Pastor To Pastor -- By: Warren Vanhetloo
CenQ 11:3 (Fall 1968) p. 10
Pastor To Pastor
Second Of A Series
Dean Central Baptist Theological Seminary of Minneapolis
This study was brought at the annual gathering of Central Alumni August 27, 1964.
In at least five passages of the New Testament (John 21:15–17; I Pet. 5:2–3; Eph. 4:11; I Cor. 9:7; and Acts 20:8–29) a figurative comparison is employed by God to identify the Lord Jesus Christ as Chief Shepherd or owner of the flock and local elders as the undershepherds, herding a small flock. Study of these passages reveals a stress on the continuing ownership (“feed My sheep”) and the future accounting each pastor must give to the Lord for that local responsibility to which he has been assigned (cf. I Pet. 5:2–3; Acts 20:28–29; Heb. 13:17). Christ is the good shepherd who lays down His life for His sheep (John 10:11, 15). There is also considerable in these passages concerning the shepherding task of the pastor as he guides the local flock. Based on common practices in the Near East, though not directly suggested in Scripture, there seems also to be profitable study concerning the relation of one undershepherd to other undershepherds serving the same Chief Shepherd. Such is the purpose of this study.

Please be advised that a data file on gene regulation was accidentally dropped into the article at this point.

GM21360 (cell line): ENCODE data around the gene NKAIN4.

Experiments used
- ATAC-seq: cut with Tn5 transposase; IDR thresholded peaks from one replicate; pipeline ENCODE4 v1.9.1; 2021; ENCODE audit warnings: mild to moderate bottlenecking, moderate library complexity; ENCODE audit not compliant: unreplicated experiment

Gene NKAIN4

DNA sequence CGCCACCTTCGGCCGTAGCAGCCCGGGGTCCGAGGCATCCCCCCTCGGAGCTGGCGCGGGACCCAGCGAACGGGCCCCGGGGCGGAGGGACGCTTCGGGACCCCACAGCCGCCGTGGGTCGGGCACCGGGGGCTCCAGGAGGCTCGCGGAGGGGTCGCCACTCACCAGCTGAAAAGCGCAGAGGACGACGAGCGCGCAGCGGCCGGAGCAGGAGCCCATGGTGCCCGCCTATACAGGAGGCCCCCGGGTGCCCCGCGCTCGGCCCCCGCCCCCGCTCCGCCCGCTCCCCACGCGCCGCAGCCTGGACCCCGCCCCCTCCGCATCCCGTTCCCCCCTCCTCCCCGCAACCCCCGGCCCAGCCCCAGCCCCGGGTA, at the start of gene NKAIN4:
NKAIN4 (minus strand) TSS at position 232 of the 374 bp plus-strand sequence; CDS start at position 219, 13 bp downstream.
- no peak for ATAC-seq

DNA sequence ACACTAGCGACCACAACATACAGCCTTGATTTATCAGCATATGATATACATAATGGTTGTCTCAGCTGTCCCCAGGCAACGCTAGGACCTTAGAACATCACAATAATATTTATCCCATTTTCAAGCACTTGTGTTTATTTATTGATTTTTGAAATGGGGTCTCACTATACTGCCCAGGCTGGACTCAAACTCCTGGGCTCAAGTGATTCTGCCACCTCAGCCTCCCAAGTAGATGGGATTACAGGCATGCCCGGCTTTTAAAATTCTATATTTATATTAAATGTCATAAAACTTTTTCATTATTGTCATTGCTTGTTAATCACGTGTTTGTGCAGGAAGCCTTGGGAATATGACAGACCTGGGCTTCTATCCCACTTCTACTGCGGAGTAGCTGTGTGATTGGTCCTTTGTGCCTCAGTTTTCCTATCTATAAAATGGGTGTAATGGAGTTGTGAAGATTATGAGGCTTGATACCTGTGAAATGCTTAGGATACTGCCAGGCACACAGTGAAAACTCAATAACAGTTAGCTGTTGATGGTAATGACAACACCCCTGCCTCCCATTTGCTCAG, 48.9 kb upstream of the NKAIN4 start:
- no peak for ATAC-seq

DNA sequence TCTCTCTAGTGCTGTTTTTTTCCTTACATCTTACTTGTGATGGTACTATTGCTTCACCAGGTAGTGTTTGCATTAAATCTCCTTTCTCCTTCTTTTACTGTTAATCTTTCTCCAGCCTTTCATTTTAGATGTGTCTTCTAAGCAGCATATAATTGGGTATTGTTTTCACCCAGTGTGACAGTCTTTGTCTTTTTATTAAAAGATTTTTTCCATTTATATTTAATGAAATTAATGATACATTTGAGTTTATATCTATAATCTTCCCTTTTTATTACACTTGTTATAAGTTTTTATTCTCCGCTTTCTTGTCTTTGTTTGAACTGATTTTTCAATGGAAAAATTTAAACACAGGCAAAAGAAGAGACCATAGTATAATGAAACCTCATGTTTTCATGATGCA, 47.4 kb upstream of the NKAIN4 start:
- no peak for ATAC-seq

Tending sheep was perhaps the most common and one of the most respected occupations of the land of Palestine. All familiar with the relationship of fellow shepherds would tend to realize the applications to pastoral work suggested here. Those not acquainted with practices among shepherds of Palestine might tend toward a different attitude regarding fellow pastors. Just as there is a fellowship of the faith (I John 1:3 and many others), so there is and should be a fellowship among pastors of like faith and practice.
The sections to follow have, first, special bearing on practices of Near Eastern shepherds, and then, second, emphasis
CenQ 11:3 (Fall 1968) p. 11
on applications of these practices of benefit and importance to ministers today.
The Shepherd In The Ancient Near East
As Related To His Chief Shepherd
A shepherd might own his entire flock, or he might be a chief shephe...
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